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National Perspective | FARMING

Wash. Workers Seek to Reap More Fruit for Their Labors


SEATTLE — The sun-dappled orchards of eastern Washington--which produce 94% of America's apple exports--are growing more than just apples these days.

Workers gearing up for the backbreaking work of the harvest later this month have been eyeing the economy on the other side of the Cascade Mountains--the bonanza of Internet start-ups and stock options that have put more millionaires per capita in Seattle than anywhere in the nation.

As a result, what's growing in eastern Washington is a big dose of resentment--and a number of labor actions over issues ranging from wage structures to farm worker housing that could threaten the $4-billion-a-year apple harvest.

"The gap between urban wealth and rural poverty is getting larger all the time, and nowhere in the nation is the gap more severe than in Washington state," the Rev. John Boonstra of the Washington Assn. of Churches said recently.

Pickers Bring Battle to Seattle Market

The economic divide was crossed last week when a dozen striking workers from the rural Yakima Valley climbed into a van and drove over the mountains to Seattle's Pike Place Market, the upscale fruit-and-vegetable mart that's a stopping point for urban shoppers and tourists alike.

"The people that produced this beautiful fruit are now engaged in a desperate labor struggle to try to keep wage rollbacks from taking effect," United Farm Workers director Lupe Gamboa said as dozens of Mexican American workers shouted "Unity!" and held signs proclaiming "Say no to indentured servitude."

At issue, farm workers say, is a move over the last several years to pay pickers by the hour, rather than by the amount of fruit they harvest. Highly skilled pickers can see their wages reduced by 50% or more, Gamboa said, especially where growers have set pay at the minimum wage of $6.50 an hour.

But growers say there has been relatively little movement in a wage structure that traditionally has been split between an hourly and a piece rate--depending on the type of apple picked. And they contend overall compensation levels have been rising, not shrinking.

But wage structures aren't the only thing bringing workers out of the fields and into the streets.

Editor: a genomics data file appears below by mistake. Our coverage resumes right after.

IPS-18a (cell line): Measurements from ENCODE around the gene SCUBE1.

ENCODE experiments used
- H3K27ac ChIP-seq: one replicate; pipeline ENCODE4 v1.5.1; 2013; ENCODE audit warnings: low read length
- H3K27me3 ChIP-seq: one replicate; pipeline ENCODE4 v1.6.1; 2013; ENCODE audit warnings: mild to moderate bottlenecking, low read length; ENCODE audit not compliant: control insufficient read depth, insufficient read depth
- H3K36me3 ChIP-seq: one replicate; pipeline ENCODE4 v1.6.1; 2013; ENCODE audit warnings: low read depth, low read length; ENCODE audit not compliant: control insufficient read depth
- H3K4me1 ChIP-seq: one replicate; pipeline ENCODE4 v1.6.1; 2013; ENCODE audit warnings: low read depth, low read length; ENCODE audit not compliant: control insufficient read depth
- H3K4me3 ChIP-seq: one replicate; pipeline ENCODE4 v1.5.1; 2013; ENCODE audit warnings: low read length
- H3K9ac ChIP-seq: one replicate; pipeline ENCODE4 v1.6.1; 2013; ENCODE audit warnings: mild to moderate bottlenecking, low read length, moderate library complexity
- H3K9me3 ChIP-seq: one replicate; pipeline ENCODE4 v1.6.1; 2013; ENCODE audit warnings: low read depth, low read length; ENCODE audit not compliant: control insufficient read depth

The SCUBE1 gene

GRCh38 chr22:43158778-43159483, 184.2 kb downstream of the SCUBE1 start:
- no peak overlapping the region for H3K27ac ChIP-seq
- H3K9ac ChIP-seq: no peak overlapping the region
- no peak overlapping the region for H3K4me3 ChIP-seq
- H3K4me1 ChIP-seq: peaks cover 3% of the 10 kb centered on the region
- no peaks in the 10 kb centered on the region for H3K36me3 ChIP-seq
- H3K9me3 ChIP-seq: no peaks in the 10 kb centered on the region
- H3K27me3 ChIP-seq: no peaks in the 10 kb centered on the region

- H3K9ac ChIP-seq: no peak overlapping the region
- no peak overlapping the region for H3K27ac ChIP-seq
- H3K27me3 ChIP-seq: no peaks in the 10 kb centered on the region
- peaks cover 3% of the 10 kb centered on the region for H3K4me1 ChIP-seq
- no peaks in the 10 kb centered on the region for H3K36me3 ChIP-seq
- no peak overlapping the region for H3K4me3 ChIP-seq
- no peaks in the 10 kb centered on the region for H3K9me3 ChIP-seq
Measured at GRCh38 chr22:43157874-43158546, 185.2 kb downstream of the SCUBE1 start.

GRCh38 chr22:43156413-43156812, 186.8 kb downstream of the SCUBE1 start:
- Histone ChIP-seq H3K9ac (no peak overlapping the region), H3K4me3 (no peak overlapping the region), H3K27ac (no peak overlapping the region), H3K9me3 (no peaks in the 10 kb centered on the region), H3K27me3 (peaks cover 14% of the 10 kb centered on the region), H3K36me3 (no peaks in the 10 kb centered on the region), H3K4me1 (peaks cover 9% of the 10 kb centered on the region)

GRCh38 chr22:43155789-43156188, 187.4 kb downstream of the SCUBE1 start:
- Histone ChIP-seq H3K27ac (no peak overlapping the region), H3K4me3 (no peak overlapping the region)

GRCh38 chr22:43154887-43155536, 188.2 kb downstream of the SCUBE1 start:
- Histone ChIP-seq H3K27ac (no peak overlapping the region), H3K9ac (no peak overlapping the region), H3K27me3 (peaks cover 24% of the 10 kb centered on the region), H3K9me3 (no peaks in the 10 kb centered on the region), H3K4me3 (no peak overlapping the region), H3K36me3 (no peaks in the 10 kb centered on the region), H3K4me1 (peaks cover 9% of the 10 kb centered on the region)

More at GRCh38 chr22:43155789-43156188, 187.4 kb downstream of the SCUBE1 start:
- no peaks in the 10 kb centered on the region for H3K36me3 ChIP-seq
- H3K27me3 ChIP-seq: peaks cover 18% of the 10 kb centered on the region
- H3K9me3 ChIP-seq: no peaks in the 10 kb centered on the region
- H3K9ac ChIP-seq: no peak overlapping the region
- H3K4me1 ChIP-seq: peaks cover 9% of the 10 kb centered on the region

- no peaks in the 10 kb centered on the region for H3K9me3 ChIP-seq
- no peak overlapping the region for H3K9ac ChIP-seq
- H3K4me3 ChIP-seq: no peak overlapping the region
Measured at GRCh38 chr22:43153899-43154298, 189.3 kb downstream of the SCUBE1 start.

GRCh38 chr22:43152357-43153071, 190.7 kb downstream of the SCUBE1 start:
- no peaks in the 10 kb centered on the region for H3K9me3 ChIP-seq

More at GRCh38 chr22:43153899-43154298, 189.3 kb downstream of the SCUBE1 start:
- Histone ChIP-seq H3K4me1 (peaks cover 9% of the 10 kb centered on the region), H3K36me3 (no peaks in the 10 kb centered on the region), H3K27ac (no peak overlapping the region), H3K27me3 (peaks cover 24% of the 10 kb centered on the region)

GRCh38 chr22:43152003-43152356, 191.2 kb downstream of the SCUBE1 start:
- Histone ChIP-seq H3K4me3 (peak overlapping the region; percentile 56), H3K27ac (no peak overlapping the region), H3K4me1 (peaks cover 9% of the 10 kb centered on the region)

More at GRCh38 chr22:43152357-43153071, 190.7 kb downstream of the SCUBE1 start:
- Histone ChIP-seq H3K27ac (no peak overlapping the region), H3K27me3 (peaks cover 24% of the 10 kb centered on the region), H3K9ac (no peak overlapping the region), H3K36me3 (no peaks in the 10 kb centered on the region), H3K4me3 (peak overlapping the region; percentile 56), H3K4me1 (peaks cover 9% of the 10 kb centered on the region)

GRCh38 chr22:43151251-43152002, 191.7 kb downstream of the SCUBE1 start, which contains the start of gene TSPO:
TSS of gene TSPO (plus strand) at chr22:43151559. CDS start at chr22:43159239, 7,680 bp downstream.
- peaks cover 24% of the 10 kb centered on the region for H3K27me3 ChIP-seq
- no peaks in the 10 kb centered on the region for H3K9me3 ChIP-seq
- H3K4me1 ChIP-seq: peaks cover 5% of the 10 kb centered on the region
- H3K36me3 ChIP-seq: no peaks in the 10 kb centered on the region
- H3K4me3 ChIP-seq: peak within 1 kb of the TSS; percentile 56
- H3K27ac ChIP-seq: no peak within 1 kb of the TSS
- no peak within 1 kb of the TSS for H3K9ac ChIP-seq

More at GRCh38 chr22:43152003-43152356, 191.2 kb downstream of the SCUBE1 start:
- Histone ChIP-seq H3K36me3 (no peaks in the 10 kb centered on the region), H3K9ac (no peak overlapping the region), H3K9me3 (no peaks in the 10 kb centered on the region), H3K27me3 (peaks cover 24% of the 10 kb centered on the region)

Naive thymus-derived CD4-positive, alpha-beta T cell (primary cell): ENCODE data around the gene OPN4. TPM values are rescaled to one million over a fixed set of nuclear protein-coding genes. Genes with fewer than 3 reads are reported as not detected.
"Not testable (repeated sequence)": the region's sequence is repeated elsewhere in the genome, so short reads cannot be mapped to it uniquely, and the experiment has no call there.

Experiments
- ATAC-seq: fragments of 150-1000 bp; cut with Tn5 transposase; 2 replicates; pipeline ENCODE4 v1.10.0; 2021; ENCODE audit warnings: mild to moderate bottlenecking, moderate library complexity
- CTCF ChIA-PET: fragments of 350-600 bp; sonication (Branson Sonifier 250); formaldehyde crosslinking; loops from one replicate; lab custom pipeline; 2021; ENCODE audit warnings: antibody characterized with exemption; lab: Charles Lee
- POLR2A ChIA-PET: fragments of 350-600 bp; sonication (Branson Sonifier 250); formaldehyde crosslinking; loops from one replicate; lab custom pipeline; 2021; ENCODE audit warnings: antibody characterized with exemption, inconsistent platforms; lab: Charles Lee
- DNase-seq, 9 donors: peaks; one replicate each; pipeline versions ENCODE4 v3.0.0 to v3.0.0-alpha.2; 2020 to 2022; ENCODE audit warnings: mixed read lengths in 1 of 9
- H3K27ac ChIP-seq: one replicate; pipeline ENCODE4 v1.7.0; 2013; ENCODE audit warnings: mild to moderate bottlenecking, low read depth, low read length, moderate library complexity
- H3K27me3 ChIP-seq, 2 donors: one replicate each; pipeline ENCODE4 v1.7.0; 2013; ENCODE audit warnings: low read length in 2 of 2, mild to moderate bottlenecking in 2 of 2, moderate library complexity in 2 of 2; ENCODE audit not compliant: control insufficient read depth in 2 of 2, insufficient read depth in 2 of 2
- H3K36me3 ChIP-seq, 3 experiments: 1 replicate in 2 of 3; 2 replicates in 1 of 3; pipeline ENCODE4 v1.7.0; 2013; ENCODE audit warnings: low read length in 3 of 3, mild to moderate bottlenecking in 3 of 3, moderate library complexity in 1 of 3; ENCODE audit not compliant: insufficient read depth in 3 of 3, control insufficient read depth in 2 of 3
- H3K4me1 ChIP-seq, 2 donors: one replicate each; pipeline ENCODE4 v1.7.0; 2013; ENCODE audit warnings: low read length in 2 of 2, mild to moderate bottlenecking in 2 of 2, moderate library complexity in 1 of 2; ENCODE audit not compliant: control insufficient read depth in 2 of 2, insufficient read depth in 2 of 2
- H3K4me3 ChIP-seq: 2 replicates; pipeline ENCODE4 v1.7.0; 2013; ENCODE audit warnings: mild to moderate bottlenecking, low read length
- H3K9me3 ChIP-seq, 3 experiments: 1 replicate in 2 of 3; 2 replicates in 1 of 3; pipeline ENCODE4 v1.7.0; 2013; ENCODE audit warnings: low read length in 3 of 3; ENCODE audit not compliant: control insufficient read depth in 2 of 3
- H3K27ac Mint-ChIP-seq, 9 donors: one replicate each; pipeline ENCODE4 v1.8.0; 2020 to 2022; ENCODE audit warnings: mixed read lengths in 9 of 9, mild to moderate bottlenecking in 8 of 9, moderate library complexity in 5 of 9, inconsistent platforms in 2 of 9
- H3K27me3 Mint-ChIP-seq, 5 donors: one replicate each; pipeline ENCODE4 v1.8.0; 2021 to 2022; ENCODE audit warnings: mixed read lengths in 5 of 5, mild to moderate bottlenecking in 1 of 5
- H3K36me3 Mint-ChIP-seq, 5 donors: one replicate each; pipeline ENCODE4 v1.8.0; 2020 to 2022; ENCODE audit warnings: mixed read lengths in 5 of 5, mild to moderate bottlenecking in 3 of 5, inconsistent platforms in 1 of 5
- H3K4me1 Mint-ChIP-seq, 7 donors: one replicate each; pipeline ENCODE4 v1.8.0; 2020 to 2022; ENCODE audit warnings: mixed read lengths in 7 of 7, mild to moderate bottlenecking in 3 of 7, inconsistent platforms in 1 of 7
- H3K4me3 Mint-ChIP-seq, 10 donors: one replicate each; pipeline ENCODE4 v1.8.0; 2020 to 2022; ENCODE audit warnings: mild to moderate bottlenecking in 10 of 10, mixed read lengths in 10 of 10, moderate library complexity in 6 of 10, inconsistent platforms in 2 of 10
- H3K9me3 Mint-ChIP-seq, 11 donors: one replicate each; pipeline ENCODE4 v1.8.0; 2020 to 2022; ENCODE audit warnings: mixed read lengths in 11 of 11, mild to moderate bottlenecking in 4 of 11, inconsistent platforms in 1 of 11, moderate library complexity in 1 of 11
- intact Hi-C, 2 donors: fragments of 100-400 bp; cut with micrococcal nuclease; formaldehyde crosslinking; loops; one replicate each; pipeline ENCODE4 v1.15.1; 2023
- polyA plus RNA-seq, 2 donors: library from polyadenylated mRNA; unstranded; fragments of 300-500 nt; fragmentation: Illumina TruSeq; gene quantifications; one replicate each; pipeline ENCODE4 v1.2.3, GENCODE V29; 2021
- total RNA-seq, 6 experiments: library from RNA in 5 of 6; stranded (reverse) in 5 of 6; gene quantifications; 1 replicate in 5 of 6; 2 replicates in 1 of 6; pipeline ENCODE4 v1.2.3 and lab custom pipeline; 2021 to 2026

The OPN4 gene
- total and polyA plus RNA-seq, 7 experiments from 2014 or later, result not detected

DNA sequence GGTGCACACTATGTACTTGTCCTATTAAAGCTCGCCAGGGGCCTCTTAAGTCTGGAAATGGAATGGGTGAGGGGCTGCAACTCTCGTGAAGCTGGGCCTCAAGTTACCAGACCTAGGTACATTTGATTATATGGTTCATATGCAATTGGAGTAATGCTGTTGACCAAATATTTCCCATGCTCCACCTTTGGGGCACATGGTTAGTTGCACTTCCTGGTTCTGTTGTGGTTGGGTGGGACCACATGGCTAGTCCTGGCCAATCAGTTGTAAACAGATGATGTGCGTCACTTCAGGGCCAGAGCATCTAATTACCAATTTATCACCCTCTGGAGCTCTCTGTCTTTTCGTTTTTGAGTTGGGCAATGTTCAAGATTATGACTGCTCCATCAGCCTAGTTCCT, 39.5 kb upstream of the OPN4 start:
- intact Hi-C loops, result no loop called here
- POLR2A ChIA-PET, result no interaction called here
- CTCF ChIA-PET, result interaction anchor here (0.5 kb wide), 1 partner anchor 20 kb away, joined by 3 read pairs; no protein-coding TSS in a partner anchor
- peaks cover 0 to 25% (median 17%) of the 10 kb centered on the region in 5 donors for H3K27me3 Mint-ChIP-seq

There are growing demands for amnesty for the thousands of Mexican families who have worked the fields, often for years, without legal immigration documents. And Washington state has only begun to address concerns over migrant worker housing. Until this year, when high-quality tents began to appear in the orchards, migrant workers often had to camp out in their cars or sleep along nearby rivers for months at a time.

The U.S. and Mexican governments also are addressing complaints filed under the North American Free Trade Agreement that accuse the Washington apple industry of violating labor rights and threatening the health and safety of migrant workers.

The UFW and the Teamsters have been actively organizing in the fields and packinghouses over the last few years, giving voice to the growing sense of militancy.

In early August, 4,000 farm workers marched down a state highway near the small farming town of Mattawa.

But last week's rally brought the issue into the heart of Seattle, where field workers in rough jeans and cowboy hats raised apples and clenched fists over their heads, catching the eyes of consumers.

"The minimum wage is not a livable wage if you have poor or no housing, poor or no health care, poor or no education, no protection from pesticides," Boonstra said.

Moreover, Gamboa said, the seasonal nature of the work means apple pickers bring in an average of $3,950 a year, according to the state Office of Employment Security.

"The work is very arduous. Even when we're paid on an hourly basis, the foremen keep pushing us to work harder and harder," said Lorenzo Jimenez, one of about 150 workers striking against Flat Top Orchards over the wage structure issue. He described standing on a 12-foot ladder with a bag strapped over his shoulders that approaches 35 pounds when it's full.

The workweek stretches to six days, or even seven at the height of the harvest. "By the end of the day, we feel . . . our back is about to break in two," Jimenez said.

Another striking worker, Benjamin Cerda, said that when he is paid at the piece rate, he normally earns about $12 an hour--not the $6.50 he's now being paid.

Workers said Flat Top Orchards was targeted because it moved to a minimum-wage pay scale at four of its five operations in the Yakima Valley.

Settlements have been reached with nine other small growers in the area, with some pay rates rising to $7 or $8 or even $10 an hour for senior employees.

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